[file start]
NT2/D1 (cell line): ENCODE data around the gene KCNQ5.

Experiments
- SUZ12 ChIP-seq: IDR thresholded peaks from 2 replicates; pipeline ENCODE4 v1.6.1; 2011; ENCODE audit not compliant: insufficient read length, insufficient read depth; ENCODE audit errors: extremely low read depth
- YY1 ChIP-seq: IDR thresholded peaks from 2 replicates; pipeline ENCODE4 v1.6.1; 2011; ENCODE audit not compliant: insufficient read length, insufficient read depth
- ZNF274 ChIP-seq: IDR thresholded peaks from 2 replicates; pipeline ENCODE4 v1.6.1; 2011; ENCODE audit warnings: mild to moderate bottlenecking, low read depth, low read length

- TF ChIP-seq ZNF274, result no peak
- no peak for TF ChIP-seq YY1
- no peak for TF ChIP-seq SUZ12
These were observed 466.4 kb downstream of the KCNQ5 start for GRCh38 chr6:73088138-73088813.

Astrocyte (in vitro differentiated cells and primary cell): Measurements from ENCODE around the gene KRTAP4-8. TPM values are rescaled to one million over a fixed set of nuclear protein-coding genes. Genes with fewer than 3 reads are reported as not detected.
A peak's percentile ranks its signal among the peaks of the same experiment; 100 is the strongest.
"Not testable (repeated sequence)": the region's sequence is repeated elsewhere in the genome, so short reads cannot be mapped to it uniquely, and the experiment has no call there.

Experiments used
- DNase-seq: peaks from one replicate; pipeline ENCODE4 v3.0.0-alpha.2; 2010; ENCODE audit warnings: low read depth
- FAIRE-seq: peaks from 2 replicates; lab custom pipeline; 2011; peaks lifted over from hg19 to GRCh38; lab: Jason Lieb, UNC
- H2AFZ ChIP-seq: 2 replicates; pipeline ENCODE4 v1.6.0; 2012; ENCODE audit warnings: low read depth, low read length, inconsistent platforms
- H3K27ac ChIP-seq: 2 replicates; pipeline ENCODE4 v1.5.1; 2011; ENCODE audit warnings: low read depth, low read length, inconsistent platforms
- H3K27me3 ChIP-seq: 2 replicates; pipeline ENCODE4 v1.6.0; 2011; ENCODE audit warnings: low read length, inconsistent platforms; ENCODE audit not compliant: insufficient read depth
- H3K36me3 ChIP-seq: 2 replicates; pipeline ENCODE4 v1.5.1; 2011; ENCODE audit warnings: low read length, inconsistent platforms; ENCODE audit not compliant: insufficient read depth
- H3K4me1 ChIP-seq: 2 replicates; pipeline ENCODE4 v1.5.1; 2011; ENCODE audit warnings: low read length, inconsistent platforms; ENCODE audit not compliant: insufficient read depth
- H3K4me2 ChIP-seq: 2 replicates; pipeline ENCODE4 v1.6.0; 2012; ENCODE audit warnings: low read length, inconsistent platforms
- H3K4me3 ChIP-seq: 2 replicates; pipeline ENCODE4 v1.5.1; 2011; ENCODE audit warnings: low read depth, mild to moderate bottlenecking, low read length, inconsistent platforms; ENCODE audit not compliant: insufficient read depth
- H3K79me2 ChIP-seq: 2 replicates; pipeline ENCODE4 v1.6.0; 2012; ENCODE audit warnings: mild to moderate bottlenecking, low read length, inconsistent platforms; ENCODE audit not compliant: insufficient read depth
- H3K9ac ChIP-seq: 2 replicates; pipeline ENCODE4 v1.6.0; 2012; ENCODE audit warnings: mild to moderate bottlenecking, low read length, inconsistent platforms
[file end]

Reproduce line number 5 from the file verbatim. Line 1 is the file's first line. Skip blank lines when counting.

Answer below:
- ZNF274 ChIP-seq: IDR thresholded peaks from 2 replicates; pipeline ENCODE4 v1.6.1; 2011; ENCODE audit warnings: mild to moderate bottlenecking, low read depth, low read length